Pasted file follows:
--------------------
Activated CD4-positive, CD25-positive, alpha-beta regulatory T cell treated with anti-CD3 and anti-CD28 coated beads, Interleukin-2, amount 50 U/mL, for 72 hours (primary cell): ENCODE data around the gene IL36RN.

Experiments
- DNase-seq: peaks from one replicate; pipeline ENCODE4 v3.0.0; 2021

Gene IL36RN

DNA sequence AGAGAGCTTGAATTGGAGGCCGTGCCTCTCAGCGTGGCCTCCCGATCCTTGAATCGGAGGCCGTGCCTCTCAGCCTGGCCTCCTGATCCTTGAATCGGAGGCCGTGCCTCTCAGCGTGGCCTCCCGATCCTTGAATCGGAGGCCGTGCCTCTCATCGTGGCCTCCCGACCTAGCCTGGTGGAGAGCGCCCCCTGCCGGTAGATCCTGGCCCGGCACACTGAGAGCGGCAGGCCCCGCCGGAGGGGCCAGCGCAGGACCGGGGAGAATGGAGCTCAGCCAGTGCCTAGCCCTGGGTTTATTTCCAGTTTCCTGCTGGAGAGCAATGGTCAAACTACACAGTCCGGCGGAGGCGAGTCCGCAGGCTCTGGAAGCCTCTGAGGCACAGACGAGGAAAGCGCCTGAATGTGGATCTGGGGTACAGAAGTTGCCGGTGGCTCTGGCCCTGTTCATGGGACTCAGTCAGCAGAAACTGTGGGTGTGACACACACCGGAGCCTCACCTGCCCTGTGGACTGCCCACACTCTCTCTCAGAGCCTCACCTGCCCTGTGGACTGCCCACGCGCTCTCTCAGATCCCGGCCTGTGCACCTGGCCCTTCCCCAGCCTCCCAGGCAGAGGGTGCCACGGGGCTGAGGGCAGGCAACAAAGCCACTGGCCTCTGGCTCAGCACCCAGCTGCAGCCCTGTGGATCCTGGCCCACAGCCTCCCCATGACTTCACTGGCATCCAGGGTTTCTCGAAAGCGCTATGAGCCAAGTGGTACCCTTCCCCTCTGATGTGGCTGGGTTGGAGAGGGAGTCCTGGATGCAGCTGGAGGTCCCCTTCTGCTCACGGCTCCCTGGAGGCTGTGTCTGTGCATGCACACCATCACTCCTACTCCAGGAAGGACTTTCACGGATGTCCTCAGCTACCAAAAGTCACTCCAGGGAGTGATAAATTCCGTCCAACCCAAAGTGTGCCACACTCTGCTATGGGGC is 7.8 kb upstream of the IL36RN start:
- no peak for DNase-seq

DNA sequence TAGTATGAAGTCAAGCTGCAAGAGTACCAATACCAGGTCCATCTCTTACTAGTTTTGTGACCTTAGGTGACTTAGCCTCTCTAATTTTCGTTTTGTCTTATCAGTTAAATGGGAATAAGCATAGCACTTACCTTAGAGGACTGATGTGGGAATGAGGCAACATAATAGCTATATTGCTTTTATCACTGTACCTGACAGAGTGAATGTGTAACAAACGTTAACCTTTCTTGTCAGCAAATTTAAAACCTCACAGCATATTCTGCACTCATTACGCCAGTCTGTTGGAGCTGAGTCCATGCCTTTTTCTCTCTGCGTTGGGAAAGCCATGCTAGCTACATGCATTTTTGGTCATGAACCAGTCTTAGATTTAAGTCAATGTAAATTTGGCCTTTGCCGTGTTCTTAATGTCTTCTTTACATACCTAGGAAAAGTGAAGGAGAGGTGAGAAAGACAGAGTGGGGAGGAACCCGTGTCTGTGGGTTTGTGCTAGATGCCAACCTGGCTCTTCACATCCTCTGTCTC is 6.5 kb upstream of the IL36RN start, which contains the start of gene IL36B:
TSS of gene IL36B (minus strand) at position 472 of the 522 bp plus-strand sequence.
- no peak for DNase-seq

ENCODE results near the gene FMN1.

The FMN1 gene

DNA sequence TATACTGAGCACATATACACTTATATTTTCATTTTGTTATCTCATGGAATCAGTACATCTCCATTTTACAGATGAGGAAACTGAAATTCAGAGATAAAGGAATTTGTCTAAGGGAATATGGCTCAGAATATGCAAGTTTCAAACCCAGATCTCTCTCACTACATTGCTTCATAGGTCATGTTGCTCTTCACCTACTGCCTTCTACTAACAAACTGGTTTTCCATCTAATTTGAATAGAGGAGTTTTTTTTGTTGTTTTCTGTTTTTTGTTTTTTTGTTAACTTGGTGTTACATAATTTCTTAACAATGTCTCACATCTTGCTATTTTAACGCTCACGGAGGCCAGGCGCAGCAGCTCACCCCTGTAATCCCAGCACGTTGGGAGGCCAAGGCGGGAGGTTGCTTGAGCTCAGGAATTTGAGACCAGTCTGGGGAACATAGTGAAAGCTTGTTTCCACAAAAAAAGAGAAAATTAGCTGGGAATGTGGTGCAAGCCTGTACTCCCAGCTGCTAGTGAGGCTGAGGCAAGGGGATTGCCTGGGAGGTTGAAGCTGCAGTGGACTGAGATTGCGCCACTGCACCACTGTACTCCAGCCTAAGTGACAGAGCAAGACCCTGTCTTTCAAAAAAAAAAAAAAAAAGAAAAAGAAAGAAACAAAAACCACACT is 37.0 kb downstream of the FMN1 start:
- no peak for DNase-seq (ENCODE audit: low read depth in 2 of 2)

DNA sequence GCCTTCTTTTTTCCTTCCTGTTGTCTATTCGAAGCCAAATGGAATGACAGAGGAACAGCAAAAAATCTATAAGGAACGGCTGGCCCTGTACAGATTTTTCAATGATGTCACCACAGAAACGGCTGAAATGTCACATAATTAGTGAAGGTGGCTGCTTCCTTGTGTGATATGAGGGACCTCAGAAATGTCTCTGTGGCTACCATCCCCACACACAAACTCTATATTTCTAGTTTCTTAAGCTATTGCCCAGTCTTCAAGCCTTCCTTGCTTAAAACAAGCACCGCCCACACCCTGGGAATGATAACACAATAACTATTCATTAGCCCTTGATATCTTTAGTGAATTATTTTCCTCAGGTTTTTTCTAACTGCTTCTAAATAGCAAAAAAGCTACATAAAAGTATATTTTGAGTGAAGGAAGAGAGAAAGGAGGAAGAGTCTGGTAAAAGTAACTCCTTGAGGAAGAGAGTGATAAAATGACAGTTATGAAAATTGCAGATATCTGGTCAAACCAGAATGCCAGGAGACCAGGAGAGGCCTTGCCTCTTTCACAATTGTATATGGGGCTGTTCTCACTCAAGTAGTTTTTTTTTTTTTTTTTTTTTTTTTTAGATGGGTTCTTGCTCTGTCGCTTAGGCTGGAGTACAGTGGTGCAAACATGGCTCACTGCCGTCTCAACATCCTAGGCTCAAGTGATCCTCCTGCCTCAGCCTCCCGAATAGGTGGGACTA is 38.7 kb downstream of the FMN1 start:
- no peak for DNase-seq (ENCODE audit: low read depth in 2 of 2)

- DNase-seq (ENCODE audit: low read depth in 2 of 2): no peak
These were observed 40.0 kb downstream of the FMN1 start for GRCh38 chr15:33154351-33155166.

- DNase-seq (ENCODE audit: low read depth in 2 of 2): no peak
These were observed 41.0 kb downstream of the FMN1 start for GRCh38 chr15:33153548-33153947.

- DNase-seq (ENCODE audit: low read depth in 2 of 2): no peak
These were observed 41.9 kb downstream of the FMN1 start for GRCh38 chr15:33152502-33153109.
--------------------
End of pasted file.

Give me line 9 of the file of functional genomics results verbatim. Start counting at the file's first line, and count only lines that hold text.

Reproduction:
- no peak for DNase-seq